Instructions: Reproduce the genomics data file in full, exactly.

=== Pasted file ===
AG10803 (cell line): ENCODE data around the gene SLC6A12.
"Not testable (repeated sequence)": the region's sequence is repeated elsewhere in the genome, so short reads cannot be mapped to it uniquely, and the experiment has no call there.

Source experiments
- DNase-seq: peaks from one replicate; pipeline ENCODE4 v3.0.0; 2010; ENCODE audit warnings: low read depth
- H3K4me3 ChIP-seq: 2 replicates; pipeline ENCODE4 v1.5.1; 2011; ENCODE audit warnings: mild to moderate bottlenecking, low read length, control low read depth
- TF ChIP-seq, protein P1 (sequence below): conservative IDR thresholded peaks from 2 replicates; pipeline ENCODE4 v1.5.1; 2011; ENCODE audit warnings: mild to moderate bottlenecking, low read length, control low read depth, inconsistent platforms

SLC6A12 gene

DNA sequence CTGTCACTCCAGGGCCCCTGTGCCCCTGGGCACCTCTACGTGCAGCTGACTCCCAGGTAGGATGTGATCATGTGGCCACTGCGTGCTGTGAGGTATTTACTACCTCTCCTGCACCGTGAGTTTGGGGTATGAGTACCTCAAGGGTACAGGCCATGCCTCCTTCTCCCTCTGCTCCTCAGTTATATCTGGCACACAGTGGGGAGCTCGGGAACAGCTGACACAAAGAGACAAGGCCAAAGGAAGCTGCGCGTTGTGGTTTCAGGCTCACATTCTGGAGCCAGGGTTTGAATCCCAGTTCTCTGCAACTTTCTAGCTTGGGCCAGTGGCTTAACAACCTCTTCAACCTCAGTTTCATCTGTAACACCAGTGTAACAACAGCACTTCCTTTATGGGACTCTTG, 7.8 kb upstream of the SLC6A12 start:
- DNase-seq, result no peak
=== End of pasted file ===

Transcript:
AG10803 (cell line): ENCODE data around the gene SLC6A12.
"Not testable (repeated sequence)": the region's sequence is repeated elsewhere in the genome, so short reads cannot be mapped to it uniquely, and the experiment has no call there.

Source experiments
- DNase-seq: peaks from one replicate; pipeline ENCODE4 v3.0.0; 2010; ENCODE audit warnings: low read depth
- H3K4me3 ChIP-seq: 2 replicates; pipeline ENCODE4 v1.5.1; 2011; ENCODE audit warnings: mild to moderate bottlenecking, low read length, control low read depth
- TF ChIP-seq, protein P1 (sequence below): conservative IDR thresholded peaks from 2 replicates; pipeline ENCODE4 v1.5.1; 2011; ENCODE audit warnings: mild to moderate bottlenecking, low read length, control low read depth, inconsistent platforms

SLC6A12 gene

DNA sequence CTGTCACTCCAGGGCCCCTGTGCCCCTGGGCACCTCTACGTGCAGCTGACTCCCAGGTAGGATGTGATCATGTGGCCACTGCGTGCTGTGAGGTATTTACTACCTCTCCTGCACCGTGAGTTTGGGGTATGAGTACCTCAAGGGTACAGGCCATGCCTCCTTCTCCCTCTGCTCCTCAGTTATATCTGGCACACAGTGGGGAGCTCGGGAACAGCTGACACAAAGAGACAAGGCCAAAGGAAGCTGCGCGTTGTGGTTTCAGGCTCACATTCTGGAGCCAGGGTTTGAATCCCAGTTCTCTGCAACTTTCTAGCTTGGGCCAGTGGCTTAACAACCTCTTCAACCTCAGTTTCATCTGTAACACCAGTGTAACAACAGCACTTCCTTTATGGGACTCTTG, 7.8 kb upstream of the SLC6A12 start:
- DNase-seq, result no peak